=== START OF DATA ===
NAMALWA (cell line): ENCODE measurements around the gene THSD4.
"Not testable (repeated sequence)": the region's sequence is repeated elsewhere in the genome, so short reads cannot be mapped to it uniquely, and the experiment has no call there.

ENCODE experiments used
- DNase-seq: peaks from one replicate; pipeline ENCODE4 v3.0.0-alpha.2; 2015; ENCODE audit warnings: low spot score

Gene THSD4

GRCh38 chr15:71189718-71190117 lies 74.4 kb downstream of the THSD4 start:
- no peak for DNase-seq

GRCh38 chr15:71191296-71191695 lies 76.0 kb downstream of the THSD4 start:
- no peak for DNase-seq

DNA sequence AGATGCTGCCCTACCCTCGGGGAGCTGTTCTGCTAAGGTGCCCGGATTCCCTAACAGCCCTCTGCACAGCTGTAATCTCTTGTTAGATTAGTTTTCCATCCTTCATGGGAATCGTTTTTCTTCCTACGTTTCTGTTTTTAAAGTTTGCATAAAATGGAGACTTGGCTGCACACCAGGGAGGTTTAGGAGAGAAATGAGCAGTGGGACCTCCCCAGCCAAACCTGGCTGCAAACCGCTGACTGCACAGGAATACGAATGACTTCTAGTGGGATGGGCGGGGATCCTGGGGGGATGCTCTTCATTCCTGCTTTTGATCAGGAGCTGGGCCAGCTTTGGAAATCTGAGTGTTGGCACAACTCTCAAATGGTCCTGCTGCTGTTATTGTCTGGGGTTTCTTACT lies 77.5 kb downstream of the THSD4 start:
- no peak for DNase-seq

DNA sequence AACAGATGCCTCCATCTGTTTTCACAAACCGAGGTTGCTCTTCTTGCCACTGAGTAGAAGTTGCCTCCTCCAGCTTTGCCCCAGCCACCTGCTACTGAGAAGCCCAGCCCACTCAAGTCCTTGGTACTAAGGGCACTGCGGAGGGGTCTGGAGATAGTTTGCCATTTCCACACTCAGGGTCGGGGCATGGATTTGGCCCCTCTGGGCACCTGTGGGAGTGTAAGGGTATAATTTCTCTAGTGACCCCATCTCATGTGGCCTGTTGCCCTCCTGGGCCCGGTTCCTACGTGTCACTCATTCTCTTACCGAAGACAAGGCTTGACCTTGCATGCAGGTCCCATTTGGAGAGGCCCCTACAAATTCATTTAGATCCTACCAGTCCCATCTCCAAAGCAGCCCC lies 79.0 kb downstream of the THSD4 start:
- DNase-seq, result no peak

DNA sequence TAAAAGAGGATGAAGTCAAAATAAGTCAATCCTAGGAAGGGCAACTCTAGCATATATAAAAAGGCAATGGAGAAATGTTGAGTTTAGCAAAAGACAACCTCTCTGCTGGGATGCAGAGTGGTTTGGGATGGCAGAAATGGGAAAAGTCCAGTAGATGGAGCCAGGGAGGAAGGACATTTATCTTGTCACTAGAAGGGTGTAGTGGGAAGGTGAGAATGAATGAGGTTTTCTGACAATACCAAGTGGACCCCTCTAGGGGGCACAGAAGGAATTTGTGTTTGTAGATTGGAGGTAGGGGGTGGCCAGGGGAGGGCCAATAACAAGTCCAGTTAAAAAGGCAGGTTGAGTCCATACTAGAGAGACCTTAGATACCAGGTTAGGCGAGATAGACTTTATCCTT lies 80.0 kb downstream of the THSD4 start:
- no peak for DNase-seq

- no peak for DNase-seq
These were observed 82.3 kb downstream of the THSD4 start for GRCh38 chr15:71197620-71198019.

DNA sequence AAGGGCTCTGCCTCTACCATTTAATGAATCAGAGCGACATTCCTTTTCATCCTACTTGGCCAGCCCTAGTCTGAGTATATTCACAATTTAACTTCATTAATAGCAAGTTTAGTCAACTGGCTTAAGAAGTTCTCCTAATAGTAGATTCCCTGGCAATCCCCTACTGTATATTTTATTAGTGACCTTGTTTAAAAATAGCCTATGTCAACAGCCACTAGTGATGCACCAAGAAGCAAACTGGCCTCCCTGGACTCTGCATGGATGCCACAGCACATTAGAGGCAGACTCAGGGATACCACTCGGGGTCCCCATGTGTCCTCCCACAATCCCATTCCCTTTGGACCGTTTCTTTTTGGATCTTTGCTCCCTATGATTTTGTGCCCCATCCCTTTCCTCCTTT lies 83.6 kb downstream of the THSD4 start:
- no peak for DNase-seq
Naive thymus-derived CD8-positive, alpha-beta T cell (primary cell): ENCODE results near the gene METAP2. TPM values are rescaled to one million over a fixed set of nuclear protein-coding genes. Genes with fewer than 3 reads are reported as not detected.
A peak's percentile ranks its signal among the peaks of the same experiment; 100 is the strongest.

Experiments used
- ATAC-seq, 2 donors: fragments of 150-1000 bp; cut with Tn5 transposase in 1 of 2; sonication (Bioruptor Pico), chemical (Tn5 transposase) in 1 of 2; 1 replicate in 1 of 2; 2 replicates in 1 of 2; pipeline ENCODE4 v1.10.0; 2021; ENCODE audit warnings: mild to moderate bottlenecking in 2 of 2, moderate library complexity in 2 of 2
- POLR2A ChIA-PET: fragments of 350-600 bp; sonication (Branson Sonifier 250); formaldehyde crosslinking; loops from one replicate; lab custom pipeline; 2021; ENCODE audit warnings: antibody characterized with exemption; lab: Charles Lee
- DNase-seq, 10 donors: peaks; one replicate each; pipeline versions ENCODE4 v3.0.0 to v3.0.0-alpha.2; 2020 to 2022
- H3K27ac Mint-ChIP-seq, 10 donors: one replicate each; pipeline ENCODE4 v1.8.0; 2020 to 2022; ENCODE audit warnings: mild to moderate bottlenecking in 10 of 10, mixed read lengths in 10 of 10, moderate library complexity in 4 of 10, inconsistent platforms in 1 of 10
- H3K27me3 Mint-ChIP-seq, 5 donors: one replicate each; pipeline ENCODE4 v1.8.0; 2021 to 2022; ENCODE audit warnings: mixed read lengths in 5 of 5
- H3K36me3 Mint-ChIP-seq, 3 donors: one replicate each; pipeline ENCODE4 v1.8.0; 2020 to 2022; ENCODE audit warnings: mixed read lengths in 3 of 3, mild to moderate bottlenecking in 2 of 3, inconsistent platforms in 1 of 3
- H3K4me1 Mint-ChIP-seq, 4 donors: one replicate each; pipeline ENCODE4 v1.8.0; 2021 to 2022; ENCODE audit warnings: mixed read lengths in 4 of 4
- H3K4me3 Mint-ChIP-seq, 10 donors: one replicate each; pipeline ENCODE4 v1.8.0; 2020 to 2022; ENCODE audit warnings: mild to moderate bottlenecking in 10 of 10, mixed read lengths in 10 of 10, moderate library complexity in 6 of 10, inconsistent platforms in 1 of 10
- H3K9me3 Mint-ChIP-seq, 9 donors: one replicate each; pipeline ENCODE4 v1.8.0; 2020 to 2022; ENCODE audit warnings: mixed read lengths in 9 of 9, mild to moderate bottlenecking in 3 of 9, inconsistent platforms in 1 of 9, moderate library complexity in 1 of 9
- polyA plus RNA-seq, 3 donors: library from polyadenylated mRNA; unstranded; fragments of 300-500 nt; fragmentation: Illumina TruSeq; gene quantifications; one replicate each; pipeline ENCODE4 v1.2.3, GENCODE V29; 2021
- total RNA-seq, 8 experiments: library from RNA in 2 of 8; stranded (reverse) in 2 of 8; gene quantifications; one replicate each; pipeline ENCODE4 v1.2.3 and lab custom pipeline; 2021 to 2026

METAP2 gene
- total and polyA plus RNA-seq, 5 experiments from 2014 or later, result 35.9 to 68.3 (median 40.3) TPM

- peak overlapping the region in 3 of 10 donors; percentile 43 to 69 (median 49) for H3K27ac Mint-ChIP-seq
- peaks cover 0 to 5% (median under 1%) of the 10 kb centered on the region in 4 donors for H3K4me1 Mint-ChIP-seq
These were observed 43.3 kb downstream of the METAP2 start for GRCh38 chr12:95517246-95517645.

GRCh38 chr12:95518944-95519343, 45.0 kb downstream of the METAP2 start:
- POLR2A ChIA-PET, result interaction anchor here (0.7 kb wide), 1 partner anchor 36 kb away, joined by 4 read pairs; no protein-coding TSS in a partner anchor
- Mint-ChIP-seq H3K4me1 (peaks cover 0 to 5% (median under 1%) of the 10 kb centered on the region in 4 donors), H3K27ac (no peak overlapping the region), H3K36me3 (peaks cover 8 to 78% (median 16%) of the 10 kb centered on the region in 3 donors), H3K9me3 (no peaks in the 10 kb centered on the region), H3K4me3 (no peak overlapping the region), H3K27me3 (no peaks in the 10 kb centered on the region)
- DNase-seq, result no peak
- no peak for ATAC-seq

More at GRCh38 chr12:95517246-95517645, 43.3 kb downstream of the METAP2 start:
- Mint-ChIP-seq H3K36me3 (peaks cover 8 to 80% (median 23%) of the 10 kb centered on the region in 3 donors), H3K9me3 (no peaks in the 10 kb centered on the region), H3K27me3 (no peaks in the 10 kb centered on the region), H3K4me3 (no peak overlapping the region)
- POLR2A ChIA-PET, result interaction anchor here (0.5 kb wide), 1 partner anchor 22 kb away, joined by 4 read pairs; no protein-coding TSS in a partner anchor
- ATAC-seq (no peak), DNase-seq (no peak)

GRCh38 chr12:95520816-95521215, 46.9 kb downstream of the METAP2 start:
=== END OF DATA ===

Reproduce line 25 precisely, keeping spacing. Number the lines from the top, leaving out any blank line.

- DNase-seq, 10 donors: peaks; one replicate each; pipeline versions ENCODE4 v3.0.0 to v3.0.0-alpha.2; 2020 to 2022